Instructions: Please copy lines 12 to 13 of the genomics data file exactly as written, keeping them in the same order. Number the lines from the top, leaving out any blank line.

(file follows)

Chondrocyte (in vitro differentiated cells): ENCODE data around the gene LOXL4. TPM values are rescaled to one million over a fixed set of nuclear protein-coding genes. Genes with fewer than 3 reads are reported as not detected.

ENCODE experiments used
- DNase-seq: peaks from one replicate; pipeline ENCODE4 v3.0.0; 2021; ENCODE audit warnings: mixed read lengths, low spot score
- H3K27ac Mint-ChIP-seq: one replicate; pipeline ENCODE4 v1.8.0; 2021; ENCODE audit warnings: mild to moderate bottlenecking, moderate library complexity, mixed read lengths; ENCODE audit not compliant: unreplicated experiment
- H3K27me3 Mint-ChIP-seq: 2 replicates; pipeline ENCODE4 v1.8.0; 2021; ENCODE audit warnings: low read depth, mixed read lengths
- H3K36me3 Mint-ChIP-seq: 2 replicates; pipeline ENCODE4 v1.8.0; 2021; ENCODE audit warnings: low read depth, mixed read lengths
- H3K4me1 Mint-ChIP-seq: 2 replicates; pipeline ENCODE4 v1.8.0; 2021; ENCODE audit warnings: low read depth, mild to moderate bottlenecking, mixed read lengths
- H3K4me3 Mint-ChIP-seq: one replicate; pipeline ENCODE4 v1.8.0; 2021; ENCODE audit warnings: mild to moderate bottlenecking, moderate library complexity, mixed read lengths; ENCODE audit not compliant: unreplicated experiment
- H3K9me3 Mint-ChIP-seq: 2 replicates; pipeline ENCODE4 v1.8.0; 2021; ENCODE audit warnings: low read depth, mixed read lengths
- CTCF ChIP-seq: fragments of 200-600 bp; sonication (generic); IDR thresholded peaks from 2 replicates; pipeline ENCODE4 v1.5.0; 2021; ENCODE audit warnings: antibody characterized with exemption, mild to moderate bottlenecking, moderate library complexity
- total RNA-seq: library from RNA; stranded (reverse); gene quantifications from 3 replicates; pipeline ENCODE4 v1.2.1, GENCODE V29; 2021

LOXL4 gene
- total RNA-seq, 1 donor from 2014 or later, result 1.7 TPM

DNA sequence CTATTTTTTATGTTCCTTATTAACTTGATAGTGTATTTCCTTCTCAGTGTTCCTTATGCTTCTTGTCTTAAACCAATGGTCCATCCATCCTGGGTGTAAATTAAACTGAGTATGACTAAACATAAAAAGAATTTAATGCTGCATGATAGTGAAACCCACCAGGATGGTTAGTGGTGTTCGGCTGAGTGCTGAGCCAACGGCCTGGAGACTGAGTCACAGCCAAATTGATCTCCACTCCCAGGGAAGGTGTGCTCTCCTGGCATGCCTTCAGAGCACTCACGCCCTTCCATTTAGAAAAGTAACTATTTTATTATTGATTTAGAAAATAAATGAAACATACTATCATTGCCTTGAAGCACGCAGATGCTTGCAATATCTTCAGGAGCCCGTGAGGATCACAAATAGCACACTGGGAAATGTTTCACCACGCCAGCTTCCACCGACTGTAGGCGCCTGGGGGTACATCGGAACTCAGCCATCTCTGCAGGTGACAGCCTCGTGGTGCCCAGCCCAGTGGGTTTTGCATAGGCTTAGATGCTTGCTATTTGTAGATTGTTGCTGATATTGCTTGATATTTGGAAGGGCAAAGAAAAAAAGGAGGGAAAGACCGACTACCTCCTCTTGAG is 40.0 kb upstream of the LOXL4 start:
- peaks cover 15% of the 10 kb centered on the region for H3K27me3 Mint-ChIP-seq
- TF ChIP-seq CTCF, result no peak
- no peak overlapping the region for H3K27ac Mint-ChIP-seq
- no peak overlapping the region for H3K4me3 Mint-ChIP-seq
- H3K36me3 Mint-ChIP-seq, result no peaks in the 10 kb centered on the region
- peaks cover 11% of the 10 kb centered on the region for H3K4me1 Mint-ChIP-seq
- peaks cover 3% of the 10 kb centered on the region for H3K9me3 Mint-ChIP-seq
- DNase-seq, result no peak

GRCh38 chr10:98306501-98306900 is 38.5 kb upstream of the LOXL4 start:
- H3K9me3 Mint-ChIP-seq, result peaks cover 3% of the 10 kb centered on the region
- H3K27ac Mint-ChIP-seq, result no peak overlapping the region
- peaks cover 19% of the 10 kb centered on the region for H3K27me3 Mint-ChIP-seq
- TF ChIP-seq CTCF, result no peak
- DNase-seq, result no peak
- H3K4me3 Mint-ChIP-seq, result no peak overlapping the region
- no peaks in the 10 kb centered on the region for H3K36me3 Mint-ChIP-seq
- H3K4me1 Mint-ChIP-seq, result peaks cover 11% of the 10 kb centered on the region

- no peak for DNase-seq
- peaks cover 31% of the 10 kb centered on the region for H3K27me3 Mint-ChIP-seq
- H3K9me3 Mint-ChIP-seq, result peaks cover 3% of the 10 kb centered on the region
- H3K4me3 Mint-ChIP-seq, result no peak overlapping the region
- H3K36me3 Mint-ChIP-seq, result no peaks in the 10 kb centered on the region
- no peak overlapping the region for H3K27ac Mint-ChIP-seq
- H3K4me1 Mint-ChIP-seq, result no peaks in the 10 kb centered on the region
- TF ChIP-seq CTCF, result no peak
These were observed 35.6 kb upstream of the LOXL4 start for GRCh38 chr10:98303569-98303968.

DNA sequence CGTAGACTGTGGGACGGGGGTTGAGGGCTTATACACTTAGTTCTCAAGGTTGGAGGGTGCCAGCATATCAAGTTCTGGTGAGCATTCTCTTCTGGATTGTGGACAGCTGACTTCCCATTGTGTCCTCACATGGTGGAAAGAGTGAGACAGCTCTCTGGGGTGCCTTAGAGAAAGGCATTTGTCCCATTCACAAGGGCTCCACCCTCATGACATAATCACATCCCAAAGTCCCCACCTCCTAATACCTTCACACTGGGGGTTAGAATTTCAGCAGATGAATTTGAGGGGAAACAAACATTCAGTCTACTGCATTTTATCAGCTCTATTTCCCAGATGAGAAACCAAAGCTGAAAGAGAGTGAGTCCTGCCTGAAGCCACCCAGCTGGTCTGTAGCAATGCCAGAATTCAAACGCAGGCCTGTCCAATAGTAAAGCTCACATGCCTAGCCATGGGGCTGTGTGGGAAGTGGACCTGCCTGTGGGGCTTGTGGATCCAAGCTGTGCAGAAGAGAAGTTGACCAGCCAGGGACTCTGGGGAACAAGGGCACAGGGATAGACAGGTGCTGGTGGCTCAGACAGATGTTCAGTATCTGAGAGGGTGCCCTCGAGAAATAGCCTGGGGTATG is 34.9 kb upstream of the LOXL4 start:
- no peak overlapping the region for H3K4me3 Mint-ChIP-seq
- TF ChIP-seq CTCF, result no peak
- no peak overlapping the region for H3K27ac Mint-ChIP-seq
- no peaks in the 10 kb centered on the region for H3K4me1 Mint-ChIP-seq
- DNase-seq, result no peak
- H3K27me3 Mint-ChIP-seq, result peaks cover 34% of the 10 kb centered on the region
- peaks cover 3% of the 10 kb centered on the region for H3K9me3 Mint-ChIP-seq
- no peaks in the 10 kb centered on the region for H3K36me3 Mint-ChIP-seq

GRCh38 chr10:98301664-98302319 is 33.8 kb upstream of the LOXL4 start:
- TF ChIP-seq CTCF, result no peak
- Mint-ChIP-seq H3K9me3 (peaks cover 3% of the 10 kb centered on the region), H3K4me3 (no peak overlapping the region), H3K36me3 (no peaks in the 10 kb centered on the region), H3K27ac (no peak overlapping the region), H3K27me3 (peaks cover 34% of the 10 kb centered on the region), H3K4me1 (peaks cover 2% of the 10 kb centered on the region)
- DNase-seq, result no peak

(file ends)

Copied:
LOXL4 gene
- total RNA-seq, 1 donor from 2014 or later, result 1.7 TPM